1. Chemical denture cleansers can be used daily to cleanse soft denture liners, but in long use, it has an adverse effect on their surface hardness
  2. Voco™ permanent soft liners showed better compatibility with cleansing solutions and Polident™ denture cleanser showed minimal effect on surface hardness of resilient denture liners, proving it to be more promising for long-term usage.


Financial support and sponsorship

Nil.

Conflicts of interest

There are no conflicts of interest.



 
   References Top

1.
Brożek R, Koczorowski R, Rogalewicz R, Voelkel A, Czarnecka B, Nicholson JW. Effect of denture cleansers on chemical and mechanical behavior of selected soft lining materials. Dent Mater 2011;27:281-90.  Back to cited text no. 1
    
2.
Dhamande MM, Pakhan AJ, Thombare RU, Ghodpage SL. Evaluation of efficacy of commercial denture cleansing agents to reduce the fungal biofilm activity from heat polymerized denture acrylic resin: An in vitro study. ContempClin Dent 2012;3:168-172.  Back to cited text no. 2
    
3.
Hashem MI. Advances in Soft Denture Liners: An Update. J Contemp Dent Pract 2015;16:314-8.  Back to cited text no. 3
    
4.
Botega DM, Carmo-Filho JL, Mesquita MF, Nóbilo MA, Henriques GE. Influence of toothbrushing on surface roughness of soft denture liners: An in vitro study. Rev Pós Grad 2004;11:125-9.  Back to cited text no. 4
    
5.
Alsaggaf A, Fenlon MR. A case control study to investigate the effects of denture wear on residual alveolar ridge resorption in edentulous patients. J Dent 2020;98:103373.  Back to cited text no. 5
    
6.
Babu BD, Jain V, Pruthi G, Mangtani N, Rajath SP. Effect of denture soft liner on mandibular ridge resorption in complete denture wearers after 6 and 12 months of denture insertion: A prospective randomized clinical study. J Indian Prosthodont Soc 2017;17:233-8.  Back to cited text no. 6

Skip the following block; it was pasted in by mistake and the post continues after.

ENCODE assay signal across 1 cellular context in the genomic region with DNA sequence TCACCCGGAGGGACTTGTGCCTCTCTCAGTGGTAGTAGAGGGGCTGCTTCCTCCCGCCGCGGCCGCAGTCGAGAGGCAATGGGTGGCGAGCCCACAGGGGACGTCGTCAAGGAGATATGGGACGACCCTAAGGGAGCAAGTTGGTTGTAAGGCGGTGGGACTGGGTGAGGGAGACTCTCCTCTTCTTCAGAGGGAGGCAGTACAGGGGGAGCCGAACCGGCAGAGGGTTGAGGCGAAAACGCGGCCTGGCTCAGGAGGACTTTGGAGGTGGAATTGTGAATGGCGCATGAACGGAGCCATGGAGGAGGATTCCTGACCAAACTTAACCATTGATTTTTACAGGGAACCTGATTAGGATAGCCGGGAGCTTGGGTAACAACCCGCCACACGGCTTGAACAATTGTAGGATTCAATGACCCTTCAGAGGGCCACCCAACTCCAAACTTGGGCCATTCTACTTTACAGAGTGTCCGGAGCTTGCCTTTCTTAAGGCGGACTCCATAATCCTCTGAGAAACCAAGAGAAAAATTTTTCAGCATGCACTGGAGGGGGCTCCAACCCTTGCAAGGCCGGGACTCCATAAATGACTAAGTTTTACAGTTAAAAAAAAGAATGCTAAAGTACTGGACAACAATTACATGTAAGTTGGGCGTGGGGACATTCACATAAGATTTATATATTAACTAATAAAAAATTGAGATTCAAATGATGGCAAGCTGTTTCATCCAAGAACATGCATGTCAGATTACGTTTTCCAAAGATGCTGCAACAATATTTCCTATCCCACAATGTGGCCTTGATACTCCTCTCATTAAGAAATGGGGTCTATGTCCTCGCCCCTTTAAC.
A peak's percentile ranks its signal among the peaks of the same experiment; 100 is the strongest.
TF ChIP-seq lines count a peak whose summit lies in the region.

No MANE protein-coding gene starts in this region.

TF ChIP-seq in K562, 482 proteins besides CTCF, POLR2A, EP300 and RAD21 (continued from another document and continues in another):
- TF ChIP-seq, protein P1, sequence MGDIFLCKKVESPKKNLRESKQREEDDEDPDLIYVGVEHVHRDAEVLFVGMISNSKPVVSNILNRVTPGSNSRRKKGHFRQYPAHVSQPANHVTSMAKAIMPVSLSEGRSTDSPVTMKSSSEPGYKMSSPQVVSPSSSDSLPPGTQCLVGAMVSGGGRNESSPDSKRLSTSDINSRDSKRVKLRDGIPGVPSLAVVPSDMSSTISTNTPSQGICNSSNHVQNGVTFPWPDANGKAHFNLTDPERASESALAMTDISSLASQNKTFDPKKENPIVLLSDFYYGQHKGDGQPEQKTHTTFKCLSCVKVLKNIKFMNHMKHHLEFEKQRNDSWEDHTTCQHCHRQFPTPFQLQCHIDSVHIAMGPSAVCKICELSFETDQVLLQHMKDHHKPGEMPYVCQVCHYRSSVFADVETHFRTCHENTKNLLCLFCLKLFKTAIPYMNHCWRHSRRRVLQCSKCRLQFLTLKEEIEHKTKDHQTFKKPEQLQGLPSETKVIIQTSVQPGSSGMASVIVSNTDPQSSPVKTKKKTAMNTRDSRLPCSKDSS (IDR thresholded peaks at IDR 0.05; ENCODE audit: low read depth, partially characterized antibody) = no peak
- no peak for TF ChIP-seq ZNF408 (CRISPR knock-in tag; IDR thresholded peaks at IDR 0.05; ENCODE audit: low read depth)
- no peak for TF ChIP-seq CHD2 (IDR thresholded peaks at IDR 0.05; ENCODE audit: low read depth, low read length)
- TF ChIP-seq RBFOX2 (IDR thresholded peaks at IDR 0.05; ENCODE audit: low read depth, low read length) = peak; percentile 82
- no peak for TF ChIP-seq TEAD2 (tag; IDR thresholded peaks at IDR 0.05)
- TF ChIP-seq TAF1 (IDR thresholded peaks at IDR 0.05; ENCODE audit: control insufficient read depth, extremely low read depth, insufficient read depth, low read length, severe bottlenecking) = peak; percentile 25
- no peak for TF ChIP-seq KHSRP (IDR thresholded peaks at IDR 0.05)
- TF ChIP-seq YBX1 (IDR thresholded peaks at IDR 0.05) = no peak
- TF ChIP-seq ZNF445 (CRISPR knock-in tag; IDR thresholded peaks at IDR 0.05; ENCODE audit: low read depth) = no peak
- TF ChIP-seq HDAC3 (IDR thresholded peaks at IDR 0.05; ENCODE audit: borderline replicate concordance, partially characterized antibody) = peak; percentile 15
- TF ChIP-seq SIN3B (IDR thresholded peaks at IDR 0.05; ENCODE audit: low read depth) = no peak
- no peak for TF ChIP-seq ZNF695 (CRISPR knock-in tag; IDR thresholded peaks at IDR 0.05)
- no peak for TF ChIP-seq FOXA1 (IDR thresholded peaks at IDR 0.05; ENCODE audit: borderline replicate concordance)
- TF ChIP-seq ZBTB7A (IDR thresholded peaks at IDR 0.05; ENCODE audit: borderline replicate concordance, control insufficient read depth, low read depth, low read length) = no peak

[PUBMED]  [Full text]  
7.
El-Hadary A, Drummond JL. Comparative study of water sorption, solubility, and tensile bond strength of two soft lining materials. J Prosthet Dent 2000;83:356-61.  Back to cited text no. 7
    
8.
Singh K, Gupta N. Fabrication and relining of dentures with permanent silicone soft liner: A novel way to increase retention in grossly resorbed ridge and minimize trauma of knife edge and severe undercuts ridges. Dent Med Res 2016;4:24-8.  Back to cited text no. 8
  [Full text]  
9.
Gedik H, Ozkan YK. The effect of surface roughness of silicone-based resilient liner materials on the adherence of Candida albicans and inhibition of Candida albicans with different disinfectants. Oral Health Prev Dent 2009;7:347-53.  Back to cited text no. 9
    
10.
Hermann C, Mesquita MF, Consani RL, Henriques GE. The effect of aging by thermal cycling and mechanical brushing on resilient denture liner hardness and roughness. J Prosthodont 2008;17:318-22.  Back to cited text no. 10
    
11.
Pahuja RK, Garg S, Bansal S, Dang RH. Effect of denture cleansers on surface hardness of resilient denture liners at various time intervals- an in vitro study. J Adv Prosthodont 2013;5:270-7.  Back to cited text no. 11
    


    Figures

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    Tables

  [Table 1], [Table 2], [Table 3]